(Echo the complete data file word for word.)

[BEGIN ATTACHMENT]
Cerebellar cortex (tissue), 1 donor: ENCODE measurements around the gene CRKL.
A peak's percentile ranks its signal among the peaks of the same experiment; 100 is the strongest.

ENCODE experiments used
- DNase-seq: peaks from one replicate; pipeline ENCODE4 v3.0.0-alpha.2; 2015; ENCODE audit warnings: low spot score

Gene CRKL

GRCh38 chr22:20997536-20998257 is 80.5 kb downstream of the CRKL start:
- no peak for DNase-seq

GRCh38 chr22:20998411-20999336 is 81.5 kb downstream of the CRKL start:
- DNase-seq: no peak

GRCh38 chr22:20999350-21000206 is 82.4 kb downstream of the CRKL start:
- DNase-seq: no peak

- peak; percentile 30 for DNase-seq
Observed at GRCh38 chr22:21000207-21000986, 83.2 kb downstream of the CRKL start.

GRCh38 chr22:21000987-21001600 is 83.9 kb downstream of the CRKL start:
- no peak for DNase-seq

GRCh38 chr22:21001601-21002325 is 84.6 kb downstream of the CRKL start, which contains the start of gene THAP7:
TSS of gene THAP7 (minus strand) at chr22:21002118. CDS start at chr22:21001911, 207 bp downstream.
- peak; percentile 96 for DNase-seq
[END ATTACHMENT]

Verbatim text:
Cerebellar cortex (tissue), 1 donor: ENCODE measurements around the gene CRKL.
A peak's percentile ranks its signal among the peaks of the same experiment; 100 is the strongest.

ENCODE experiments used
- DNase-seq: peaks from one replicate; pipeline ENCODE4 v3.0.0-alpha.2; 2015; ENCODE audit warnings: low spot score

Gene CRKL

GRCh38 chr22:20997536-20998257 is 80.5 kb downstream of the CRKL start:
- no peak for DNase-seq

GRCh38 chr22:20998411-20999336 is 81.5 kb downstream of the CRKL start:
- DNase-seq: no peak

GRCh38 chr22:20999350-21000206 is 82.4 kb downstream of the CRKL start:
- DNase-seq: no peak

- peak; percentile 30 for DNase-seq
Observed at GRCh38 chr22:21000207-21000986, 83.2 kb downstream of the CRKL start.

GRCh38 chr22:21000987-21001600 is 83.9 kb downstream of the CRKL start:
- no peak for DNase-seq

GRCh38 chr22:21001601-21002325 is 84.6 kb downstream of the CRKL start, which contains the start of gene THAP7:
TSS of gene THAP7 (minus strand) at chr22:21002118. CDS start at chr22:21001911, 207 bp downstream.
- peak; percentile 96 for DNase-seq